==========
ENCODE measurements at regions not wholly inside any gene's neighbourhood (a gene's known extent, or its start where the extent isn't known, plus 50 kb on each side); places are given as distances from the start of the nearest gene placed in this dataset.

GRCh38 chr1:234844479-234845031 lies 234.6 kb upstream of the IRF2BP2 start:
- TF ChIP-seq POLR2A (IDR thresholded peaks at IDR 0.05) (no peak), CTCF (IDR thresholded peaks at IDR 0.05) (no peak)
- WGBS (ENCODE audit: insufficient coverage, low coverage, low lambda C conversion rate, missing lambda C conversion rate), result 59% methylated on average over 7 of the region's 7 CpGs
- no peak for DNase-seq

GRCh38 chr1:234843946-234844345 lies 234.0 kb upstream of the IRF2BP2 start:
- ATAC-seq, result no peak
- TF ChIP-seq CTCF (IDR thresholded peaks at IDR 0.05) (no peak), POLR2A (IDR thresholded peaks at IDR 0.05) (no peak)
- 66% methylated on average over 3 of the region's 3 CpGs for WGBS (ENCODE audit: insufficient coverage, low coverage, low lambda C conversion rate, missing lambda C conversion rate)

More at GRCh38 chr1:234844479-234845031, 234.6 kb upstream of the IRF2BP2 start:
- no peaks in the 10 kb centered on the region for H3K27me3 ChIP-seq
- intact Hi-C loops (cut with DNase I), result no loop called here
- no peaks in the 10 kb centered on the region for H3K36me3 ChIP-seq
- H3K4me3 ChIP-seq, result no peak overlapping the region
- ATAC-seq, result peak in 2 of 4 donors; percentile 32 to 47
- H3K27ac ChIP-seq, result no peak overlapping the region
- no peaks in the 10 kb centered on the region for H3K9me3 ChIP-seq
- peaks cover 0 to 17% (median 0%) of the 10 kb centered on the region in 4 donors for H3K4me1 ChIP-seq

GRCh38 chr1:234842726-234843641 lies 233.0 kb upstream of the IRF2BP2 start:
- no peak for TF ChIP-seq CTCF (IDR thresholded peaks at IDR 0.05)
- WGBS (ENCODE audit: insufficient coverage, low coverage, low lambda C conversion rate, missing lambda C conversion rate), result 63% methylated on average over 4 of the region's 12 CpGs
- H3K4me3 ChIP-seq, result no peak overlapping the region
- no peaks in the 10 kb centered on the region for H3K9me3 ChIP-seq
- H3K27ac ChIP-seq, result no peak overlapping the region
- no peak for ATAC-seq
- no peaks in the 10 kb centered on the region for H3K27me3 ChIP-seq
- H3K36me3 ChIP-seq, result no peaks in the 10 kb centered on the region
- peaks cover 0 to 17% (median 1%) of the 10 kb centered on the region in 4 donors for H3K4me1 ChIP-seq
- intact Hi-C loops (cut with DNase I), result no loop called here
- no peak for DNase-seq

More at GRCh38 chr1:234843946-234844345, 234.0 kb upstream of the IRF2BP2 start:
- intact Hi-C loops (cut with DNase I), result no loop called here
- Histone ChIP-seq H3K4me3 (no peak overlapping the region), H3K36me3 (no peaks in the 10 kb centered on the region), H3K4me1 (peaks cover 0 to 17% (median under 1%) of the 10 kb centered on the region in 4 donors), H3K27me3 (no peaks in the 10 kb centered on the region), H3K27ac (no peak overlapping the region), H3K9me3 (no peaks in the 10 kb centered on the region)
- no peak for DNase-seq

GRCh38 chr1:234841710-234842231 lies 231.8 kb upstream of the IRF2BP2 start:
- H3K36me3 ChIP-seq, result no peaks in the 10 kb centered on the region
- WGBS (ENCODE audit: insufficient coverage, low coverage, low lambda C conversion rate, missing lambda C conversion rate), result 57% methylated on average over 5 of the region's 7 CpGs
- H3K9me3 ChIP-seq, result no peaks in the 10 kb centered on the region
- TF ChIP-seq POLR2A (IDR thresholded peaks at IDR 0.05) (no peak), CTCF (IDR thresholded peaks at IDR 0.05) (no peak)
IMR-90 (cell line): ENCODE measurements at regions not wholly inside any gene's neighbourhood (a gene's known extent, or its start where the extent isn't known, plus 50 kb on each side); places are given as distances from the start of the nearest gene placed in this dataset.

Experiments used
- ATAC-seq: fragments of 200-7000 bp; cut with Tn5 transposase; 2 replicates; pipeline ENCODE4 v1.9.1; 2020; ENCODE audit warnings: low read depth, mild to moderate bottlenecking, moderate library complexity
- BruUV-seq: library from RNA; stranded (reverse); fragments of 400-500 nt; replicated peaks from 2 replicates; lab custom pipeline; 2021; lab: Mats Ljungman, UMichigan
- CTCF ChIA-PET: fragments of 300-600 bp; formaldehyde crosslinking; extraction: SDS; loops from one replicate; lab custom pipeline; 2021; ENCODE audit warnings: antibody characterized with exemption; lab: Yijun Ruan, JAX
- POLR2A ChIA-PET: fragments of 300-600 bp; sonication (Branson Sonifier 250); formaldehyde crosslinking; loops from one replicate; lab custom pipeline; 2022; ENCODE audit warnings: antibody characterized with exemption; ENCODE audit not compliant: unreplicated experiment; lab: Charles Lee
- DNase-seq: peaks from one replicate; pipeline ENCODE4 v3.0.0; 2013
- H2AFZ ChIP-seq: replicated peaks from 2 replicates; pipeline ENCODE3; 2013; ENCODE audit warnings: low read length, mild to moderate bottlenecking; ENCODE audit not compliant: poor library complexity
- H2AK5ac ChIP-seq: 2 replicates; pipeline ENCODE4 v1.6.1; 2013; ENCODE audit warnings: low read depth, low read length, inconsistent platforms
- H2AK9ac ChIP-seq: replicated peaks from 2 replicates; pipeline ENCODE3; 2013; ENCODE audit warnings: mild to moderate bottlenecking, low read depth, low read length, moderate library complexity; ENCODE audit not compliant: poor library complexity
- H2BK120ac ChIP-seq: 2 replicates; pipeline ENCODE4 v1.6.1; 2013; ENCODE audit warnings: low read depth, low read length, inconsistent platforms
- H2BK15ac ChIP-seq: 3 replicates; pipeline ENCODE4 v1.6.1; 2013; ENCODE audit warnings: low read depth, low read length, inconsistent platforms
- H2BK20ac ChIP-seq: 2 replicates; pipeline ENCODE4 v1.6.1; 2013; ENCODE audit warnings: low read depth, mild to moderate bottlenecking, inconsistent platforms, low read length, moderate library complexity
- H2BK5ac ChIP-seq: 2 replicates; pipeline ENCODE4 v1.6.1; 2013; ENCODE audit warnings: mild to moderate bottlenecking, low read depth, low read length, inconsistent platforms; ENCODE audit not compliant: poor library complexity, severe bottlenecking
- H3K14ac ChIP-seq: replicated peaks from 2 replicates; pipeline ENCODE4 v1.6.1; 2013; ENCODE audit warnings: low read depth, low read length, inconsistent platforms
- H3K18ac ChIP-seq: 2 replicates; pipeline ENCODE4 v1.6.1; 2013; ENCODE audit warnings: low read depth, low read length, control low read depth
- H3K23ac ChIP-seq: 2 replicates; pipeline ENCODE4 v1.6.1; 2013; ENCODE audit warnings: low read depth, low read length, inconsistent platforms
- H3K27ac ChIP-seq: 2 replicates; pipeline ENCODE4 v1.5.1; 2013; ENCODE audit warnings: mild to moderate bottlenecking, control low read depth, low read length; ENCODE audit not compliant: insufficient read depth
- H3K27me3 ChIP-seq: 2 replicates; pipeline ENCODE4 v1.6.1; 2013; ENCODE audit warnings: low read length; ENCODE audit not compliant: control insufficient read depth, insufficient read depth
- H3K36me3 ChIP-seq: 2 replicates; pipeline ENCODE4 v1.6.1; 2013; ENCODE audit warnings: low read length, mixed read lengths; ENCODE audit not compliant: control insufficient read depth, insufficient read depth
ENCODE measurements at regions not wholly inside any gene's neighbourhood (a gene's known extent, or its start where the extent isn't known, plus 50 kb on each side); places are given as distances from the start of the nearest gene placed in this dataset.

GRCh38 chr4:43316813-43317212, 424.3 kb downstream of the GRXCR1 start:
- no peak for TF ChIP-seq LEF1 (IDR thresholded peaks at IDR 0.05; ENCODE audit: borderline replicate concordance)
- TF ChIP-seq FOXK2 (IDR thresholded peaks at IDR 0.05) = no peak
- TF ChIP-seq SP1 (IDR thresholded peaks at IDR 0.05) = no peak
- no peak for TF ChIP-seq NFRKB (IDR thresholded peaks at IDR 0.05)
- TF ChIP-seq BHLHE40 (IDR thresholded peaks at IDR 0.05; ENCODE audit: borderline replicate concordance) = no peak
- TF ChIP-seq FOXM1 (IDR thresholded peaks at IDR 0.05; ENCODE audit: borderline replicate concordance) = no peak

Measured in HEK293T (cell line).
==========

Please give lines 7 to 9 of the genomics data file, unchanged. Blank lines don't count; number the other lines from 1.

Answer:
- ATAC-seq, result no peak
- TF ChIP-seq CTCF (IDR thresholded peaks at IDR 0.05) (no peak), POLR2A (IDR thresholded peaks at IDR 0.05) (no peak)
- 66% methylated on average over 3 of the region's 3 CpGs for WGBS (ENCODE audit: insufficient coverage, low coverage, low lambda C conversion rate, missing lambda C conversion rate)